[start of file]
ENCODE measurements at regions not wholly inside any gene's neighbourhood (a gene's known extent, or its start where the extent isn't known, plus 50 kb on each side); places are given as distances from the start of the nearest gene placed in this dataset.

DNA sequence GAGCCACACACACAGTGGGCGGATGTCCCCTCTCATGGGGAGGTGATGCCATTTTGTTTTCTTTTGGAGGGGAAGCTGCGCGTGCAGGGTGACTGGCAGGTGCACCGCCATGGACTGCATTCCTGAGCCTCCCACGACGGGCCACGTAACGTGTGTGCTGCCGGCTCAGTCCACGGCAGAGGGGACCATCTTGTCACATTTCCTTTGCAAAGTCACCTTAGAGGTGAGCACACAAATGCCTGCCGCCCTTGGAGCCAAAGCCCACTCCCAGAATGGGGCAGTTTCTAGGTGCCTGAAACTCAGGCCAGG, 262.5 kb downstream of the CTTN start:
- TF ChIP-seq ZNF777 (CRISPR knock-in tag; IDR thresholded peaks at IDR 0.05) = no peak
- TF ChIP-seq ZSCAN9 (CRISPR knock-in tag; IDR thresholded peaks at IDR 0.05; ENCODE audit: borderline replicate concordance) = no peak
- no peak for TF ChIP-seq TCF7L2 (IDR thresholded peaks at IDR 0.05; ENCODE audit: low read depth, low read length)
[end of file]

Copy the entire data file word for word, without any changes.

ENCODE measurements at regions not wholly inside any gene's neighbourhood (a gene's known extent, or its start where the extent isn't known, plus 50 kb on each side); places are given as distances from the start of the nearest gene placed in this dataset.

DNA sequence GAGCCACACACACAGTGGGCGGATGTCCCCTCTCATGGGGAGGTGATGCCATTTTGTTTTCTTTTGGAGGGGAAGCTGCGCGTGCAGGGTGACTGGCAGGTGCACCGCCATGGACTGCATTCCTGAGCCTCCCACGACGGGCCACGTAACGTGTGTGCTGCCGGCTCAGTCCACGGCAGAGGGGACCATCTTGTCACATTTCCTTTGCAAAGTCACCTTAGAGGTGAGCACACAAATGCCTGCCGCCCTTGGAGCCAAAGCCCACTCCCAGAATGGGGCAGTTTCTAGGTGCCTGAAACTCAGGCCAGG, 262.5 kb downstream of the CTTN start:
- TF ChIP-seq ZNF777 (CRISPR knock-in tag; IDR thresholded peaks at IDR 0.05) = no peak
- TF ChIP-seq ZSCAN9 (CRISPR knock-in tag; IDR thresholded peaks at IDR 0.05; ENCODE audit: borderline replicate concordance) = no peak
- no peak for TF ChIP-seq TCF7L2 (IDR thresholded peaks at IDR 0.05; ENCODE audit: low read depth, low read length)